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Worst-ever trading conditions for European airports, BAA sees “stabilisation”

11-Aug-2009
BAA CEO, Colin Matthews
BAA CEO, Colin Matthews

European airports continue to feel the “harsh reality” of the global economic crisis, according to ACI-EUROPE, as the latest traffic figures reveal an overall decline of 7.6% in passenger traffic in Jun-2009. Overall freight traffic among European airports decreased -20.1% in Jun-2009, while aircraft movements decreased -8.6%

According to the airport body, negative traffic figures have translated into sharply decreasing aeronautical and commercial revenues. It added, “coupled with increasing capital costs stemming from the financial nature of the crisis, airports are facing their worst ever trading conditions”.

We may have hit bottom – ACI-EUROPE

ACI-EUROPE maintains its traffic forecast for the full year at -8% for passengers and -16% for freight. Director General, Olivier Jankovec, stated, “these figures speak from themselves. More than 85% of European airports are suffering falls in traffic so far this year. Traffic recovery is not yet in sight, although we may have hit the bottom.”

ACI-EUEOPE noted the following traffic highlights for airport groups ranked by size.

ACI-EUROPE traffic results for Jun-2009 by Group

Group

Definition

% change from Jun-2009 to Jun-2008

% change from Jun-2009 to Jun-2007

1

Airports handling >25 million pax p/a

-7.4%

-6.3%

2

10-25 million pax p/a

-8.2%

-7.9%

3

5-10 million pax p/a

-6.5%

-4.8%

4

<5 million pax p/a

-8.0%

-3.4%

Pockets of growth

The airport body highlighted the following “exceptional examples” of airports that saw positive traffic trends in year-on-year passenger traffic in Jun-2009:

  • Group 2: Zurich ZRH (+1.8%)
  • Group 3: Milan BGY (+6.3%), Marseille (+5.4%) and Edinburgh (+1.4%)
  • Group 4: Stockholm BMA (+14.7%), Bari (+12.8%) and Riga (+11.5%).

Notably, no Group 1 airports were included in the list.

BAA airport traffic stabilising, Heathrow sees third busiest month ever

However, one of the Group 1 airports, London Heathrow, is showing more signs of a stabilisation in traffic, according to BAA’s report for Jul-2009.

Heathrow handled 6.5 million passengers in July, an increase of 0.9% on Jul-2008, making July its third busiest month ever (and its busiest since Jul-2006).

BAA stated that, overall, its UK airports “recorded further signs of stabilising traffic figures with the results for July”. BAA airports handled a total of 14.5 million passengers, down 2.4% compared to July 2008, following decreases of 5.9% in June and 7.3% in May.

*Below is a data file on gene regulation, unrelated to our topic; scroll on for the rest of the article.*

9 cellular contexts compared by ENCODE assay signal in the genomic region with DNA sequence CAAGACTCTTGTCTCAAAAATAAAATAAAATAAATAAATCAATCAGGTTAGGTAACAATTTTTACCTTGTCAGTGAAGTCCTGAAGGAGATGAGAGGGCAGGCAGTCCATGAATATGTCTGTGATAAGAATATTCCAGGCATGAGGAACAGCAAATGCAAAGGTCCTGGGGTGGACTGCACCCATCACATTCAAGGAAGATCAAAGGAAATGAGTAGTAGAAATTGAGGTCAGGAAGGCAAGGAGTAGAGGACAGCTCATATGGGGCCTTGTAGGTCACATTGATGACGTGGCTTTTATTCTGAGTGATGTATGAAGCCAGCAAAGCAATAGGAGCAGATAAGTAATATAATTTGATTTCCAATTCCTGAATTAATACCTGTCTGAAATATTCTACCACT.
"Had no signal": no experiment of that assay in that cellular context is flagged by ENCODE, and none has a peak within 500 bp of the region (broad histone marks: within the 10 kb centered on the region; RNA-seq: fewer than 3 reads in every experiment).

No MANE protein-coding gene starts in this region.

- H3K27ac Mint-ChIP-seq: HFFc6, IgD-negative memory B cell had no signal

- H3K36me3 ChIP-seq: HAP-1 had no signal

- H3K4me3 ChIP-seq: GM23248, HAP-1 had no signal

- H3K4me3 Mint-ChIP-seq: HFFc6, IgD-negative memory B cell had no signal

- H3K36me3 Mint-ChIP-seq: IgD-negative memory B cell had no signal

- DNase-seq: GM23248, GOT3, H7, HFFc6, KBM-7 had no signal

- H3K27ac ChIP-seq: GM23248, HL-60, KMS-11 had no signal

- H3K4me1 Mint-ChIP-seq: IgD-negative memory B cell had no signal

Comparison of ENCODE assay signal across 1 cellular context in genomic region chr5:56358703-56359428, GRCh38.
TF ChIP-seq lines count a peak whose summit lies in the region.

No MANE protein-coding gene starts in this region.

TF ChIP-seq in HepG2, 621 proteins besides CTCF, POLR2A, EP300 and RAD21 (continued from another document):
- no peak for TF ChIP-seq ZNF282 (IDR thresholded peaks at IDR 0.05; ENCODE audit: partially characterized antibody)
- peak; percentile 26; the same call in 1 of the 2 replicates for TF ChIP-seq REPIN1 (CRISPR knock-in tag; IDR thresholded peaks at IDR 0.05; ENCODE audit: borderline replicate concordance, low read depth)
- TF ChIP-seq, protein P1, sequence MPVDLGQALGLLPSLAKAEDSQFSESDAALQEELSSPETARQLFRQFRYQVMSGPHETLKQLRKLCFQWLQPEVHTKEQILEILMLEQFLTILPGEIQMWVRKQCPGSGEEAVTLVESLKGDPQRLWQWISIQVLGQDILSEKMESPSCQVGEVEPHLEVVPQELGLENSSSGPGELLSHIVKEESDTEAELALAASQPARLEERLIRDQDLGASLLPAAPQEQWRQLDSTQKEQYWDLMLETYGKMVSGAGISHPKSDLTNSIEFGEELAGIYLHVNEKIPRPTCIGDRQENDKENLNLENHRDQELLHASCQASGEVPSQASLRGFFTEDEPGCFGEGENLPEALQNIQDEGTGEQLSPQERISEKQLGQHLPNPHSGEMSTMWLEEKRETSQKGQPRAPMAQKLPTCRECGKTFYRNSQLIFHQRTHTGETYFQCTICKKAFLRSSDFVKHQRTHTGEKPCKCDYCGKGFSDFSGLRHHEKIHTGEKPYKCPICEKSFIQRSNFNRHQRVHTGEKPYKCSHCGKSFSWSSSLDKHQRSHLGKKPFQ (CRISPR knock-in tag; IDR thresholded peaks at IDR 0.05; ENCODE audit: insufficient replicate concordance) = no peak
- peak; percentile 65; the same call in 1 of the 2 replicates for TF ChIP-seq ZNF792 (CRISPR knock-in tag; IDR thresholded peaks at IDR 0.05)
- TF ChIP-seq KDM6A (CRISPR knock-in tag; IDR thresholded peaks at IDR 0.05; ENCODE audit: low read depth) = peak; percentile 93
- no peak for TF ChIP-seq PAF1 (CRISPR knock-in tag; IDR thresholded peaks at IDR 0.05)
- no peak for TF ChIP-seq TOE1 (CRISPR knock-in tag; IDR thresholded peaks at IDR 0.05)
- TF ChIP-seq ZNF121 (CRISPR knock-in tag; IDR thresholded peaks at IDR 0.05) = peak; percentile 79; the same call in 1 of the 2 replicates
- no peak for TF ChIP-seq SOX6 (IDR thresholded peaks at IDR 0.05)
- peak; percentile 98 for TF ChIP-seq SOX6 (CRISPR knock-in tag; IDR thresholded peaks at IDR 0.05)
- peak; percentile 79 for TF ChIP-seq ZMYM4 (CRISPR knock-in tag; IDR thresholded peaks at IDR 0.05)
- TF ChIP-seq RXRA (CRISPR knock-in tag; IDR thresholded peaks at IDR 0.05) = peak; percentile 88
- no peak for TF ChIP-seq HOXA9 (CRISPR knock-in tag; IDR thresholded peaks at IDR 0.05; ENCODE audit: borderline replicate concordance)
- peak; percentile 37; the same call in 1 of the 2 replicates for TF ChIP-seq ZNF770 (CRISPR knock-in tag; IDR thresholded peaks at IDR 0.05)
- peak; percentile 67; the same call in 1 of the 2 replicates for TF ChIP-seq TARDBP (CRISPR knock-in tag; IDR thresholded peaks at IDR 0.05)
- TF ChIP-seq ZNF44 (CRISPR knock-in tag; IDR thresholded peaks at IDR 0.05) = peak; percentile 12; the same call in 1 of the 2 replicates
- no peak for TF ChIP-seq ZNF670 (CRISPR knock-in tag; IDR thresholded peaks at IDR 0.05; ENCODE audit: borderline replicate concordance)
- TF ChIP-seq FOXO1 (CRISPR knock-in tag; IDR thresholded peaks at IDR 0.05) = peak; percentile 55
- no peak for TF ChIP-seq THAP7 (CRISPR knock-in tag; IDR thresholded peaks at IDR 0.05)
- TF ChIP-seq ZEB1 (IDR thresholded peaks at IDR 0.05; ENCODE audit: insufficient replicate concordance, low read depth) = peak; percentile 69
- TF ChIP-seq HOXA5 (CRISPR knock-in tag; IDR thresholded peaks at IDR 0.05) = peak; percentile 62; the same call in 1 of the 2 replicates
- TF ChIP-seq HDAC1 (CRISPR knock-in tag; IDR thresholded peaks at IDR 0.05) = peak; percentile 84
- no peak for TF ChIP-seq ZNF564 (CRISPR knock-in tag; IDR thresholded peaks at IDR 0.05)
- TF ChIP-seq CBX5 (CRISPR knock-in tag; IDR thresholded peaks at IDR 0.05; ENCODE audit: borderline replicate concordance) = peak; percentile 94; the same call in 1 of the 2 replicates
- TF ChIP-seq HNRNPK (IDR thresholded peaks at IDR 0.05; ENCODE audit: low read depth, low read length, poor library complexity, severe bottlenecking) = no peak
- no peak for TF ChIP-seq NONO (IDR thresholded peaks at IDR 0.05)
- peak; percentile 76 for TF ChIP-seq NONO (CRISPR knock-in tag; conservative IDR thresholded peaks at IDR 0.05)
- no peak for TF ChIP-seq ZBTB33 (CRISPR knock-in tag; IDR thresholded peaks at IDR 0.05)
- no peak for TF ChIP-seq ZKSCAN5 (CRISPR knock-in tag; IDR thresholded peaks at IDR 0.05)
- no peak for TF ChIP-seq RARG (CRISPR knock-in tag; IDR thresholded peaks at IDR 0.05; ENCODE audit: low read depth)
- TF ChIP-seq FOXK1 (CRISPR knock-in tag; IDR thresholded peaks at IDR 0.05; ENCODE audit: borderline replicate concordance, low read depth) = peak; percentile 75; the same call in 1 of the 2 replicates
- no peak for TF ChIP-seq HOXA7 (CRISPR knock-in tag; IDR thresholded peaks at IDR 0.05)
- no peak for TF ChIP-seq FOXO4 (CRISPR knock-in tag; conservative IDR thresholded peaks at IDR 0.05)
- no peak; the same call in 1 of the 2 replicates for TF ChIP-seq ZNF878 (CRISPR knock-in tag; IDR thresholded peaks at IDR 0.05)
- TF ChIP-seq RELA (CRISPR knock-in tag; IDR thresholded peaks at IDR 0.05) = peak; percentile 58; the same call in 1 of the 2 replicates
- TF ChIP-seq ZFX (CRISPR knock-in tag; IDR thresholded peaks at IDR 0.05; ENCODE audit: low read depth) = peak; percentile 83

Heathrow, Gatwick and Stansted passenger number growth: Aug-2008 to Jul:2009

BAA sees return to growth in European traffic

Across the Group as a whole there was a return to growth of 1.2% in European scheduled traffic and 4.8% in long haul traffic, excluding North Atlantic, with Heathrow up by 5.5%. UK domestic traffic was 4.8% lower and European charters fell by 18.6%. North Atlantic traffic was 8.0% lower overall but only by 2.1% at Heathrow.

See related article: European full service airline traffic ticks back up

Overall the number of air transport movements at BAA's UK airports was down by 5.1%. At Heathrow the reduction in flights (-3.0%), combined with the increase in passengers, produced the highest ever figure for the average number of passengers per aircraft - at 162. The three regulated London airports together recorded a 2% reduction, bolstered by Heathrow's continued strength.

Cargo activity, as measured by tonnes carried, although still lower year on year, was also on an “improving trend”, with the rate of decrease cut to 11.7% in July.

Outlook: Uncertainty ahead, but some airports to prosper

While BAA declined to provide an outlook, ACI-EUROPE stated that while markets may have bottomed, “there is still a great deal of uncertainty”.

Mr Jankovec commented, “we don’t know yet when the much-talked about ‘green shoots in the economy’ will result in a return to growth in aviation and we remain heavily exposed to potential risks relating to H1N1 and future oil price fluctuations”.

An easyJet spokesman stated earlier in the week that airport operators have "dramatically changed their tone [towards the LCC segment] over the last 18 months. He added, “now, they are much happier to talk to us."

easyJet and rival Ryanair are considering various options for expansion, particularly in continental Europe. It would not be surprising that some continental European airports continue to shine amid the overall gloom.


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